Self-Portrait 5; The artist as illusion
The initial intention with this image was to create a Picassoesque picture in which both side and frontal views were perceptible as a single but coherent figure.
Pablo Picasso, Head of a woman 1960. Metropolitan Museum NY. Picasso presents both full and profile views in a flattened simplified version of early cubist works to present simultaneous viewpoints.
I have yet to come anywhere close to the art of distortion such as that used by Picasso, Francis Bacon and others. Perhaps I am still too close to the original image. This is something to work upon. I have, however inadvertently created a figure-and-ground illusion in which it is difficult to hold the two images in the eye at the same time.
The picture by Roger Shepherd (2) illustrates this nicely – do you see a woman partially obscured by a candlestick or two women looking at each other? (More on this at http://605.wikispaces.com/Figure+Ground ). I find it fascinating that even though I created the collage, I still find it difficult to see one whilst looking at the other.
What strikes me about this portrait, this illusion, is that it is become a mask. The thing about a mask is that it disguises you, it hides you, it is not a window, but a wall. Behind it you may become something else – a demon, an animal or a God. In art everything is distorted, if only in bringing the 3D onto a two dimensional plane. Much of what I do in this series is accidental, and perhaps that is the way it should be. I know what I want to do, not necessarily how I did it, or even if I did it at all.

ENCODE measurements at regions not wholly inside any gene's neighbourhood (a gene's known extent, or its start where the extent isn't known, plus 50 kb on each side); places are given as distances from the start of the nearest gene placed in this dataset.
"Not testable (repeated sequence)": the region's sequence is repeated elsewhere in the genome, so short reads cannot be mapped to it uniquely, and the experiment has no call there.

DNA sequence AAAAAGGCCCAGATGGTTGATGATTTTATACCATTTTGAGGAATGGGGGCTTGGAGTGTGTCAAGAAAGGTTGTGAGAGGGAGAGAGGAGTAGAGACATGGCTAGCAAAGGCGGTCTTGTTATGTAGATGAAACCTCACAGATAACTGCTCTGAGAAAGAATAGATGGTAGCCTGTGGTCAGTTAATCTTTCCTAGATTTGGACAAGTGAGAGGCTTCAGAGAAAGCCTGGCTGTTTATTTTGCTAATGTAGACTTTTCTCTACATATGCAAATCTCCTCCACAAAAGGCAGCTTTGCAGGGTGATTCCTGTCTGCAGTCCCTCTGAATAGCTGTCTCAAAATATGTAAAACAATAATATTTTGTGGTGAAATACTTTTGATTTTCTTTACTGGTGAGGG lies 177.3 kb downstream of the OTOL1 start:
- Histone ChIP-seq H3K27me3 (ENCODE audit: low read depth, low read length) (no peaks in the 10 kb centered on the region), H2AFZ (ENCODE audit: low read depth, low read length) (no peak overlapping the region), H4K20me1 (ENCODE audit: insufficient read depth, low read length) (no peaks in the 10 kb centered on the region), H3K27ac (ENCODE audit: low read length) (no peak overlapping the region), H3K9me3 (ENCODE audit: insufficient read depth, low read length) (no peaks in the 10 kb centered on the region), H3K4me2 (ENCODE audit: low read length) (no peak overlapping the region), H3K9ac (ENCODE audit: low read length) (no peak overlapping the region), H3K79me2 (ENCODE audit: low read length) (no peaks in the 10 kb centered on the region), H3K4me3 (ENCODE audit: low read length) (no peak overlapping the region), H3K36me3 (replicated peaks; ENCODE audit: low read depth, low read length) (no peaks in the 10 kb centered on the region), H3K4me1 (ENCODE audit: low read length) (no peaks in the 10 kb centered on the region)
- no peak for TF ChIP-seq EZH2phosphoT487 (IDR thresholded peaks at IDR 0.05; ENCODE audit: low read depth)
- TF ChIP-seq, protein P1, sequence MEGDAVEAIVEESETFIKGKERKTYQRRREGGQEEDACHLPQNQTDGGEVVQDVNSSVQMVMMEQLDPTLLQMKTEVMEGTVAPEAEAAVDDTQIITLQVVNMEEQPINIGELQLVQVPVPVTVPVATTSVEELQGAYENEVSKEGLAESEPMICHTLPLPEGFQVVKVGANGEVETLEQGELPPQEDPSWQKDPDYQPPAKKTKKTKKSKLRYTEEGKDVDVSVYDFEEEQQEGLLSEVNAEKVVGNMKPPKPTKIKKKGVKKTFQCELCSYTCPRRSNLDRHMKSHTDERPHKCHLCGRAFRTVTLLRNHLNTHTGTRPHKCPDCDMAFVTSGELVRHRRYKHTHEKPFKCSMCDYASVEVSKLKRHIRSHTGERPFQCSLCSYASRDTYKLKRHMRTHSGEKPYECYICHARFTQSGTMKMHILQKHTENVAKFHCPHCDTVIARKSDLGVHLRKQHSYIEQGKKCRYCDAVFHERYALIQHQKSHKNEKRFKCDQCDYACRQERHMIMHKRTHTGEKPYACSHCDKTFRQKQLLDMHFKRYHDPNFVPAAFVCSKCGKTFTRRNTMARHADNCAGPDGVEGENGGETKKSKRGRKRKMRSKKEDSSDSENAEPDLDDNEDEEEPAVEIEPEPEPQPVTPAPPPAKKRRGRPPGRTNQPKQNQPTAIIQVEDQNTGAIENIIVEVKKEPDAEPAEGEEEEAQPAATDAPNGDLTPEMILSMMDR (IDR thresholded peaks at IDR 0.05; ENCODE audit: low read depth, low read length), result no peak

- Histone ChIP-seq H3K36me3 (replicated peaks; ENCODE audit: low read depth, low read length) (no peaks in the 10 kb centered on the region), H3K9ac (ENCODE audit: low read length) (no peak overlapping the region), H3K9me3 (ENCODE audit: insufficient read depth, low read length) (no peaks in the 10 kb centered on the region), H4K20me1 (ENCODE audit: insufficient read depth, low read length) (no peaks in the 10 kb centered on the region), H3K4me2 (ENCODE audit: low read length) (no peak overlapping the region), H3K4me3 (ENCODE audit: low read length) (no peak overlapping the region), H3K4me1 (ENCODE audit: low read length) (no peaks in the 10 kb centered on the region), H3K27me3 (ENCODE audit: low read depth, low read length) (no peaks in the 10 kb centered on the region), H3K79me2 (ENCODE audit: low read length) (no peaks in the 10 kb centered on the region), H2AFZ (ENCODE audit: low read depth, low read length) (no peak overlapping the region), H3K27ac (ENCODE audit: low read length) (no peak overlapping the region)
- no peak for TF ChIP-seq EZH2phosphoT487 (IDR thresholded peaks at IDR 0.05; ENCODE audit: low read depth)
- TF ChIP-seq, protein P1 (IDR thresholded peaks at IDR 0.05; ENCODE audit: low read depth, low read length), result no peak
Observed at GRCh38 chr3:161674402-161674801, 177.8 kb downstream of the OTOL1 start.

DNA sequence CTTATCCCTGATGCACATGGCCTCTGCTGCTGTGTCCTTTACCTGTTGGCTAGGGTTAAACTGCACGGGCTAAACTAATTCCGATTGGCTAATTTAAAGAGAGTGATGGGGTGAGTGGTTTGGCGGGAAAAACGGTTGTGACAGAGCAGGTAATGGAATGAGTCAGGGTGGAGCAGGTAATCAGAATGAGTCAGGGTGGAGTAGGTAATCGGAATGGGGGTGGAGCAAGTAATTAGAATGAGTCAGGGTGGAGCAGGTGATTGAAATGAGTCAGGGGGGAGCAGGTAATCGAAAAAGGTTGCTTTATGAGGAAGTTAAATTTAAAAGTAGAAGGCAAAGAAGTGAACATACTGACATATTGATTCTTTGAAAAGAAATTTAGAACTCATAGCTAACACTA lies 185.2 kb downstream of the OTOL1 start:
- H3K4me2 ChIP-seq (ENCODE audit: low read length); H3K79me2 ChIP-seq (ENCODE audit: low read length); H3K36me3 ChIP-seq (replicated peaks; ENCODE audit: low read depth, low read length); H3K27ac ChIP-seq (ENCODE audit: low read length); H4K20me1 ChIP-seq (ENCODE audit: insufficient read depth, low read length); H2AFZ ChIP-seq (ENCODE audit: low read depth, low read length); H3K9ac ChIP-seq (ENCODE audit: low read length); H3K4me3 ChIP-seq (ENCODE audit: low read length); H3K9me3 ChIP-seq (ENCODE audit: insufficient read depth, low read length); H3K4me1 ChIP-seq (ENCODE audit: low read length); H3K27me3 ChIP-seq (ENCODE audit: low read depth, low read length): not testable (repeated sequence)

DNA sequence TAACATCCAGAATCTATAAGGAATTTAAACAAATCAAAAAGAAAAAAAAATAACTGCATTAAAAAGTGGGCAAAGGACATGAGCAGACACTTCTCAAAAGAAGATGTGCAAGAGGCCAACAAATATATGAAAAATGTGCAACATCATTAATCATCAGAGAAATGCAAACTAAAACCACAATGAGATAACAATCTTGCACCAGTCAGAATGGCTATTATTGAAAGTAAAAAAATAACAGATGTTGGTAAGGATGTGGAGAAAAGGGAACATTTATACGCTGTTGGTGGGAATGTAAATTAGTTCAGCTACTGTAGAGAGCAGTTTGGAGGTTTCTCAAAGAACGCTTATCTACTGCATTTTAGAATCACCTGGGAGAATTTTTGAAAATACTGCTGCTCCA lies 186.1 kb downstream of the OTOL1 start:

There is an element in this picture of the kiss of Judas.
Self-portrait underwater with an X-ray
“Are we to paint what’s on the face, what’s inside the face, or what’s behind it?” – Pablo Picasso
It seems to me that all artists should try a self-portrait at least once. Some – like Rembrandt and Francis Bacon, many, many times. There are certain advantages, you can, for example insult your subject without offending anyone, distort, be truthful, and lie about them without fear of recourse. Of course the model is always available and doesn’t complain about how long you are taking – always an advantage. On the other hand to look with an artist’s honest eye at yourself, explore your own soul, possibly find things you don’t like, even magnify them and flaunt them, can be confronting. Here you are, showing the world how you see yourself, opening gates to the scorn of the hoi polloi. But – you can still throw it away at the end if you don’t like it. Speaking of which, the advice I received from an artist I admire was to publish and be damned. People must realise that artists do a lot of work and not all of it is high quality, the audience must see the bad with the good. And I agree with that, provided the quality of the work still reaches a certain standard, which is hard to define.
What is my experience so far? I find a unique psychological understanding that occurs when I look into my own eyes. The process is one of self discovery and realisation. It is introspective, particularly since you try to show your subject in a way that no-one has ever seen them before. I have the impression that I’ve not done my best work here, but it is a stepping stone.
I invite people to comment on this with their experience, or even to tell me what they think of the image. Where should I go from here?